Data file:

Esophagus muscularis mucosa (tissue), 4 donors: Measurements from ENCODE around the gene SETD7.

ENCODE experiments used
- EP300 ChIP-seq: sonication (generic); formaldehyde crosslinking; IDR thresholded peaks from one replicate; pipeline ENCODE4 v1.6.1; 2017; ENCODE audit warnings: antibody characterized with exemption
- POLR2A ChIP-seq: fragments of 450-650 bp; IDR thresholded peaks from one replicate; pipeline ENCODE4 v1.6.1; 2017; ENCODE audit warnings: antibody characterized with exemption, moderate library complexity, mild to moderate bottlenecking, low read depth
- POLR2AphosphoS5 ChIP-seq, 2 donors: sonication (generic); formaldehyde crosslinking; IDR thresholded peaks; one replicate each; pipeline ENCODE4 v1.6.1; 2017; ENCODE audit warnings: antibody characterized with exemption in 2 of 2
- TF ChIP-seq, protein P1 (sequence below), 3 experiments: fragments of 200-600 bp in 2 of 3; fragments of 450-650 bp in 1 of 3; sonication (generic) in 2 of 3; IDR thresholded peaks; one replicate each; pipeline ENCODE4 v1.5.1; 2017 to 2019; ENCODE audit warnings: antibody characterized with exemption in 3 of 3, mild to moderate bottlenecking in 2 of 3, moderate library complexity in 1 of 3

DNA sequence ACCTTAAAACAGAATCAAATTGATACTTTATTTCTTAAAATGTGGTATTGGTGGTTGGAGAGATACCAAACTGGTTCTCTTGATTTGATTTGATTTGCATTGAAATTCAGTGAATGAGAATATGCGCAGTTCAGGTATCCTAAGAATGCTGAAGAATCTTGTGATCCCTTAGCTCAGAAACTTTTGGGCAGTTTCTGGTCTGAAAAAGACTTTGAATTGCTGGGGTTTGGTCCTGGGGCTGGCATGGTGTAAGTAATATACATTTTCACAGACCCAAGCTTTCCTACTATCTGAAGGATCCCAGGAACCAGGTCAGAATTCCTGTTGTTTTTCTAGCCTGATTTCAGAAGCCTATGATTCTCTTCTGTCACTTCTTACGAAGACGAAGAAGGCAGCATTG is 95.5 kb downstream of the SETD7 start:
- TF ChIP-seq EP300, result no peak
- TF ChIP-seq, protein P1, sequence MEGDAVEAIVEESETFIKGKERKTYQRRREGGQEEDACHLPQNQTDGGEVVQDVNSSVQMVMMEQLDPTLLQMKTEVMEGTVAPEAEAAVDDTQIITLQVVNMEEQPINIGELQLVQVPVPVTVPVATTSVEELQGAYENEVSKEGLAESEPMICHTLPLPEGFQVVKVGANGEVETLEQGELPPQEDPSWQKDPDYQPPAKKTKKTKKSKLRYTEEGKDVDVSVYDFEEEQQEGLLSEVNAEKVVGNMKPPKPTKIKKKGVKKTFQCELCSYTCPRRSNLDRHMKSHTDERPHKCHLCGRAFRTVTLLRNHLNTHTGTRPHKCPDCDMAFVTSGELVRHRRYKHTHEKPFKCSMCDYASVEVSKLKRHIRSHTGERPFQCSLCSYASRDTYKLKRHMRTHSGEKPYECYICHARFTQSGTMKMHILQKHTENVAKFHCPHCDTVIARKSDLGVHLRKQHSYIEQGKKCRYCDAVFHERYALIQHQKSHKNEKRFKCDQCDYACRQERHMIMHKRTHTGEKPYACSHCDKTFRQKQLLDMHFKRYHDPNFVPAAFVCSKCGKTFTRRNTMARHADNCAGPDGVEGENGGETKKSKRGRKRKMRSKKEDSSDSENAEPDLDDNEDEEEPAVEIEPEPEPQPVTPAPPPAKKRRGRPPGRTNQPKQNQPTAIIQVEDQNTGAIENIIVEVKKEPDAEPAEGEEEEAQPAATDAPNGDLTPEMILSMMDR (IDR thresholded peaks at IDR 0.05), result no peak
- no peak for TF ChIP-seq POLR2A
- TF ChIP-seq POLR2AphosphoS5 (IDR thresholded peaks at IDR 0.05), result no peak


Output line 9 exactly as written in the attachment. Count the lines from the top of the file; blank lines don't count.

- TF ChIP-seq, protein P1, sequence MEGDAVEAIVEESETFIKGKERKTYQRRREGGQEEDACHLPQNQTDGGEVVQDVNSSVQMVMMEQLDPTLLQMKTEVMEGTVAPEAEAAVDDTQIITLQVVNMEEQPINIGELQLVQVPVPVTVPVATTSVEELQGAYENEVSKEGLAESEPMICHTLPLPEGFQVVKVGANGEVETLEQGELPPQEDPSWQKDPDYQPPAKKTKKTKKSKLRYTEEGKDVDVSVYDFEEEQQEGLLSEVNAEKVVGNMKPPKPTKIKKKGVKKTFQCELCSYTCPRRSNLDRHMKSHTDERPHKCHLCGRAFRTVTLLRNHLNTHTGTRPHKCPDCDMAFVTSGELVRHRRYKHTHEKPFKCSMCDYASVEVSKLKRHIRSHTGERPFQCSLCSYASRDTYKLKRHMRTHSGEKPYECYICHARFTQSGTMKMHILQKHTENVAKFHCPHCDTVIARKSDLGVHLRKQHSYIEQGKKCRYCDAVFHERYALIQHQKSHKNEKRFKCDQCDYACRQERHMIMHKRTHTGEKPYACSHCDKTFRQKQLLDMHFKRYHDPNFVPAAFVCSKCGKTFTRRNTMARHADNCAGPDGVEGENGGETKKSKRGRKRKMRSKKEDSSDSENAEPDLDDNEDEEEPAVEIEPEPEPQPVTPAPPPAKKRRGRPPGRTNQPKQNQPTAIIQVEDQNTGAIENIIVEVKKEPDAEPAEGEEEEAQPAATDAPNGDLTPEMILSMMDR (IDR thresholded peaks at IDR 0.05), result no peak